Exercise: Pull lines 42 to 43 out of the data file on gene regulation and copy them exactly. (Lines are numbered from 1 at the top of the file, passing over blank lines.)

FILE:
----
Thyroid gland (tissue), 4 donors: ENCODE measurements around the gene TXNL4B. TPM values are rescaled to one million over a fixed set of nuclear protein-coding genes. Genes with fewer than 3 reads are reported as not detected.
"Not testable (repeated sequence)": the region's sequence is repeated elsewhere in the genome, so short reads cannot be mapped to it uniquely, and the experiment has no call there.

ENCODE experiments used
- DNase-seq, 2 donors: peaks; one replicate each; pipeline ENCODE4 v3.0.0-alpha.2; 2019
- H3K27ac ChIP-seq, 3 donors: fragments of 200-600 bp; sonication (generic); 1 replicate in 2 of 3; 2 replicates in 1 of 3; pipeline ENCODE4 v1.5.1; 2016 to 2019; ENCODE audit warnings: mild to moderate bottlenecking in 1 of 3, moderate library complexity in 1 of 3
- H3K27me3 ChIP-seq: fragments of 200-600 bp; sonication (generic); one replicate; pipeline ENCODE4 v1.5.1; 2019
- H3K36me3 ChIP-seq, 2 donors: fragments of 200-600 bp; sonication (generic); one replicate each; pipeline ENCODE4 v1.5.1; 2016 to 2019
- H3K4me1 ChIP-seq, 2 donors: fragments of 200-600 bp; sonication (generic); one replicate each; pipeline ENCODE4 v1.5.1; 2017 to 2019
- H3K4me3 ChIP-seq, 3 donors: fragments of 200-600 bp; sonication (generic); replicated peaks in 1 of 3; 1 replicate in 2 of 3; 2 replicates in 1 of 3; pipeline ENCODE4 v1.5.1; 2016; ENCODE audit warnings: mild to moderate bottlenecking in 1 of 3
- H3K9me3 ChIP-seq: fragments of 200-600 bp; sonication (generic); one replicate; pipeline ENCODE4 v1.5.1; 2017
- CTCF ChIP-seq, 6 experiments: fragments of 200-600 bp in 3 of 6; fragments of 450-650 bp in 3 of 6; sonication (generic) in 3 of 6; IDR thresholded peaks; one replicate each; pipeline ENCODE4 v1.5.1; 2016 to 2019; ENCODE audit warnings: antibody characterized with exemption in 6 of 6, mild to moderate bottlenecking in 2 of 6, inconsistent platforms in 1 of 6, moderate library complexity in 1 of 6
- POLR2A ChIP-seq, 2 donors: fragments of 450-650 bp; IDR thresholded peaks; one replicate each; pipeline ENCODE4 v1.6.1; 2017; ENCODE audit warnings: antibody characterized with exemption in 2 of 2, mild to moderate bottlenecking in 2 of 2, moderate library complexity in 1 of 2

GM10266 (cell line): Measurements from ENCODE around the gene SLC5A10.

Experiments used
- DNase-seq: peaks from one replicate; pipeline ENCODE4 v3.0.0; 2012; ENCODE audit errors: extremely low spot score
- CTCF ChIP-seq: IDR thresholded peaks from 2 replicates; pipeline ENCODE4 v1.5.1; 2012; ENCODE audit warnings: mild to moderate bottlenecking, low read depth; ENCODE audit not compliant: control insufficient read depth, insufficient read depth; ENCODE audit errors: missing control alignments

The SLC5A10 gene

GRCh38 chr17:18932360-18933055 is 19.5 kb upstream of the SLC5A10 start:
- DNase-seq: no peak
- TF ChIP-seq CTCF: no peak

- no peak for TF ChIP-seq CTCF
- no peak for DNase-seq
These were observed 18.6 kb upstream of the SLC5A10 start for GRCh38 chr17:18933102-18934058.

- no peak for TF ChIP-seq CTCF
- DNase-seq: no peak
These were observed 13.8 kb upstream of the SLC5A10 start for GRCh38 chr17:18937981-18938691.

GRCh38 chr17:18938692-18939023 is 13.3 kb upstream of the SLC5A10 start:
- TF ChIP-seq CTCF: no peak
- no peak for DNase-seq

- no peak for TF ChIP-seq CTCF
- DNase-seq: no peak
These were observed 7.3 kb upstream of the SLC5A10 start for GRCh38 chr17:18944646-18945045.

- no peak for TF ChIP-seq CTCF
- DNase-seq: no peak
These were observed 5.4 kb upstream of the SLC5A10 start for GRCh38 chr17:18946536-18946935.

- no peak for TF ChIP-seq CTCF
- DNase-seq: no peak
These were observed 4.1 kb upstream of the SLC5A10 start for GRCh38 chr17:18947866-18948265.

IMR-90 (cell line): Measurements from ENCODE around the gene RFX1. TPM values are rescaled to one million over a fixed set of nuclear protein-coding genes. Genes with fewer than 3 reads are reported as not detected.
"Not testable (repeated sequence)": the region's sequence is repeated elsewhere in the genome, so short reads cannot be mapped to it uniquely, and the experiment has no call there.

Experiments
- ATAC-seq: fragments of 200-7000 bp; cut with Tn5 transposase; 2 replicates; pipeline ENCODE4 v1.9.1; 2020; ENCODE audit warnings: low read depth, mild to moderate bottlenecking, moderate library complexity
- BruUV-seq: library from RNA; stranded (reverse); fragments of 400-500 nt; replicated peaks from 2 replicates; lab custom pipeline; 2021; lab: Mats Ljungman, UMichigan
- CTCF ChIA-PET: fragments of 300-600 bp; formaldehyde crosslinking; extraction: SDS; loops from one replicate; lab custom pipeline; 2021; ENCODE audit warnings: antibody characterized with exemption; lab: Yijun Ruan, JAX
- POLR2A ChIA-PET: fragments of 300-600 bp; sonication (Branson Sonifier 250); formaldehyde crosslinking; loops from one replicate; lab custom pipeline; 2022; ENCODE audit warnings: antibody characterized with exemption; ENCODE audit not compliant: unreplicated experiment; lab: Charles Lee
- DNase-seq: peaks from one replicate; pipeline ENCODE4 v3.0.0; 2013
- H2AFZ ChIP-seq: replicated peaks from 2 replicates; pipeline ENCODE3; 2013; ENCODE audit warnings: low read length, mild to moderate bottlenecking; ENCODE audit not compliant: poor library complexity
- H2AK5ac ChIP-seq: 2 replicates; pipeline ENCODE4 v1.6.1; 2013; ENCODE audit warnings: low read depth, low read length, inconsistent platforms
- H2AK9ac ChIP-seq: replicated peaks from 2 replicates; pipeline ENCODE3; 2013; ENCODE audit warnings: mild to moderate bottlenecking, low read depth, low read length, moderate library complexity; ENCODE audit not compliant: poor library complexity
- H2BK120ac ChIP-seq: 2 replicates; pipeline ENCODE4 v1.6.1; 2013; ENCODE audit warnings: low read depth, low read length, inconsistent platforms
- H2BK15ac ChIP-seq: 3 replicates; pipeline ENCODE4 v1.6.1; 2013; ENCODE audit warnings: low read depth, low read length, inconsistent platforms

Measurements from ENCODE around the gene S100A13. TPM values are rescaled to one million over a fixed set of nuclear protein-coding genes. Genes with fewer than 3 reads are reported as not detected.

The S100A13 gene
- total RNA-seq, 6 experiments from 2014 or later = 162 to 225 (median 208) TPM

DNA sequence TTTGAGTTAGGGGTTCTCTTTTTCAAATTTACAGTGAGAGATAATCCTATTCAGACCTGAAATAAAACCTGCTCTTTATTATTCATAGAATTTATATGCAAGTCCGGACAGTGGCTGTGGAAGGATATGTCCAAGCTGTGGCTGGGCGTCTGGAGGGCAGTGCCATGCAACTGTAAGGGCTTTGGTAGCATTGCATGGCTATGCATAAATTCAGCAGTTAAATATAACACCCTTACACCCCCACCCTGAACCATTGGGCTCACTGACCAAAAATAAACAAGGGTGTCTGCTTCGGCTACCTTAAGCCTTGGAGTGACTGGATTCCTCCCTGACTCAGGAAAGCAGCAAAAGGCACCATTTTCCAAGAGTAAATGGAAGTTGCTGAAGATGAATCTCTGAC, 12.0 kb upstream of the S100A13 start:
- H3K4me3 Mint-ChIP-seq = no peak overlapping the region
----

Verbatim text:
- ATAC-seq: fragments of 200-7000 bp; cut with Tn5 transposase; 2 replicates; pipeline ENCODE4 v1.9.1; 2020; ENCODE audit warnings: low read depth, mild to moderate bottlenecking, moderate library complexity
- BruUV-seq: library from RNA; stranded (reverse); fragments of 400-500 nt; replicated peaks from 2 replicates; lab custom pipeline; 2021; lab: Mats Ljungman, UMichigan